Jack was an all action kid. Bubbly and energetic, he was always doing something and willing to try anything. His mum, Viv, says that from the day he was born, he was full of life and always ‘on the go’. “He could never sit still,” says dad Alex.
When Jack turned nine, something changed. The energy was replaced by periods of being absent and dazed. He became so sensitive to light he couldn’t look at an iPad. Viv and Alex took Jack to a neurologist, who agreed to do an MRI. The test showed a large brain tumour.
“I saw it on the screen and I said ‘Tell me, please, that it’s not what I think’”, Alex says. The tumour – classified as a low-grade glioma – had grown very large, but was operable. A successful operation followed and Jack was given a positive prognosis. Viv and Alex were overcome with relief.
“We thought: Thank you God. We are so lucky”, says Viv. Within three months, Jack was back to himself, had returned to school and the ordeal looked like it was over.
But just over a year later, he woke up with a terrible headache and started vomiting. “That’s when the nightmare began”, says Viv. “We went to the hospital and basically never left.”
This time was much worse. Jack was screaming with pain. It was so unbearable the pain management team couldn’t treat him. “He said to me ‘Why am I in so much pain? Why can’t they stop this pain?’” says Viv. “I hope no one ever has to see a kid in that much pain.”
A raft of scans and other tests were run, but nobody could work out what was making Jack so sick. Another brain operation revealed that there was no clearly visible tumour to remove, instead it was everywhere from the bottom of his spine to the top of Jack’s brain.
Fluid was building on his brain, causing immense pressure and resulting in the side of his head popping out. Lumbar punctures became a weekly requirement to relieve the pressure and provide temporary relief from the pain.
For Jack and Viv, to see their vibrant young boy bed bound was truly frightening. This was not the Jack they knew. “To see him so motionless and just no zest for life, it was really frightening because we don’t know Jack that way,” says Viv.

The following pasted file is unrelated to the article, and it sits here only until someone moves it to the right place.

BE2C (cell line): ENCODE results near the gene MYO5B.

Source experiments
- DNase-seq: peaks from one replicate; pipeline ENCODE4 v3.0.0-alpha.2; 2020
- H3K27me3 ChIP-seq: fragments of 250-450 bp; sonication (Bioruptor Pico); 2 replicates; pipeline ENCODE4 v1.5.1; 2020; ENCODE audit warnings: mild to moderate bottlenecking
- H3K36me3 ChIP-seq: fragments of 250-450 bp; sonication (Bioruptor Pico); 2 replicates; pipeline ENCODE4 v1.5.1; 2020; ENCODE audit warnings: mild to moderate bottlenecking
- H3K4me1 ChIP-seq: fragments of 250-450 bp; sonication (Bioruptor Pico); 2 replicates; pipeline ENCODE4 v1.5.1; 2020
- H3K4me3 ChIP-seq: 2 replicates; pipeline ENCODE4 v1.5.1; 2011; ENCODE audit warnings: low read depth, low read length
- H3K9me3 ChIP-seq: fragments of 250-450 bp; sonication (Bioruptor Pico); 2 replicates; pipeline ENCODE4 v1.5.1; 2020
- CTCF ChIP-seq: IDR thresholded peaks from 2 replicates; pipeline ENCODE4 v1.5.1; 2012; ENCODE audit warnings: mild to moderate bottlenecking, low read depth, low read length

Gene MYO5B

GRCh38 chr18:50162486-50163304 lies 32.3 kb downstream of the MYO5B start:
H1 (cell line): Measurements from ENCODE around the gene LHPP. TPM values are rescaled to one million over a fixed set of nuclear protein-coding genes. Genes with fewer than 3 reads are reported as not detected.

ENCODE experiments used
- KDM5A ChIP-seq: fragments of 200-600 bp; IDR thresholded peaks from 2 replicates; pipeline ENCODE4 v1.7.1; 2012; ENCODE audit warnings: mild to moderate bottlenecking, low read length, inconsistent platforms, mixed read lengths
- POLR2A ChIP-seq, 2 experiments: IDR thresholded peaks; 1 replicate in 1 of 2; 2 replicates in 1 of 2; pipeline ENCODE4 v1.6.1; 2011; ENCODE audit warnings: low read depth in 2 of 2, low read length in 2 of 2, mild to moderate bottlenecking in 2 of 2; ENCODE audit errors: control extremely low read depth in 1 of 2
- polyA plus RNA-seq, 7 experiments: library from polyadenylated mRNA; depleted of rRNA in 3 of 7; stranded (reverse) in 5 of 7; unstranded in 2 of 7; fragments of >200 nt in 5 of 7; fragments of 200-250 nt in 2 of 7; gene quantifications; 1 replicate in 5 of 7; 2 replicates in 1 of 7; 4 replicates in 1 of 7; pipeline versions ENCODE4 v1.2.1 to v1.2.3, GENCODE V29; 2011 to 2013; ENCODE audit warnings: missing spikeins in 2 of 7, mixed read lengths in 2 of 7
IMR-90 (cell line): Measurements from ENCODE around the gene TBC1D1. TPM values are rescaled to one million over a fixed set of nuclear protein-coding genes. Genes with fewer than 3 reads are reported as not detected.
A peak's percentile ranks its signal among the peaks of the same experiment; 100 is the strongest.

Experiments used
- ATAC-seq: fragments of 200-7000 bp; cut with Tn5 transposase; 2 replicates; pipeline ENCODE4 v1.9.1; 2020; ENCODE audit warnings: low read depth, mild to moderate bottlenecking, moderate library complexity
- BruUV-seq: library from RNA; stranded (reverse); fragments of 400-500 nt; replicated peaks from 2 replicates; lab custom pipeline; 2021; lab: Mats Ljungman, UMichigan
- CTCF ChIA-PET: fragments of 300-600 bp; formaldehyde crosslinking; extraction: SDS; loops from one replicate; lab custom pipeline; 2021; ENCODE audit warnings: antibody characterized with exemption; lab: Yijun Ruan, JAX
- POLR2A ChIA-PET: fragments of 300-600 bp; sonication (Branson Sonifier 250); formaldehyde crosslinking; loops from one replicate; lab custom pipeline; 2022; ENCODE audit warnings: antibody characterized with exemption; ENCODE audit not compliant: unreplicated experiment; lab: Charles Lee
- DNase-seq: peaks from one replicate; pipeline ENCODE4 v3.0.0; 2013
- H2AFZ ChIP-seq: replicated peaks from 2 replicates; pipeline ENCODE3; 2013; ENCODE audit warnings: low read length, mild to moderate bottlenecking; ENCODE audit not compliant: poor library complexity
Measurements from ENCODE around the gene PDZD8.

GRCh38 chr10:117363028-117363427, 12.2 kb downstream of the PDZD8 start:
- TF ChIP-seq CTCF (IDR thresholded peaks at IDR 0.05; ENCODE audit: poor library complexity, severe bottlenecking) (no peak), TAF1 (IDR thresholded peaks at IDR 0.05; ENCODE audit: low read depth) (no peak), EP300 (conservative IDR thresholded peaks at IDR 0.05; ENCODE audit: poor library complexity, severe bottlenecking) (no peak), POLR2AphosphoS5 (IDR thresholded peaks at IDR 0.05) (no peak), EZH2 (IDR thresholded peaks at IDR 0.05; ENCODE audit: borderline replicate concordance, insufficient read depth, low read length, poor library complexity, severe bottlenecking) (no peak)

Jack’s condition was rapidly deteriorating and he was running out of options. Chemotherapy was not working. He was no longer able to walk and was close to losing his sight. Alex recalled. “At one point Jack asked me ‘Am I going to die?’”Jack before he was treated through the Zero Childhood Cancer Program
Jack was enrolled on the Zero Childhood Cancer program, a national clinical trial for children with high-risk cancers. Samples of Jack’s tumour were sent to the labs at Children’s Cancer Institute, where researchers analysed Jack’s tumour with the latest technology. They were able to identify a specific genetic mutation called BRAF V600E, which was likely to be driving its aggressive growth. They then discovered a combination of drugs that could target the mutation, and a new personalised treatment plan was recommended.
Within a matter of days, Jack’s condition improved. He was sitting up in bed, wanting to move around. In seven days, he stood up. “It was miraculous. In just days Jack was transformed back to himself,” says Viv.
Six weeks later, he was not only out of the wheelchair, he was playing tennis and riding his bike. “He went from harsh treatment to a couple of pills a day,” says Alex.
Bright and fun loving, Jack is back into everything, even winning a first and second place in his school’s athletics carnival – an amazing feat for someone who had been so sick. Viv explained, “Today, you wouldn’t know he had been ill, never mind that he’d had a brain tumour!”
Viv and Alex are incredibly grateful for Zero Childhood Cancer. Jack just turned 12 and they are thrilled to see him so healthy. “We got to celebrate another precious birthday with our son,” says Viv. “And I hope that, because of Zero Childhood Cancer, there will be many more to follow.”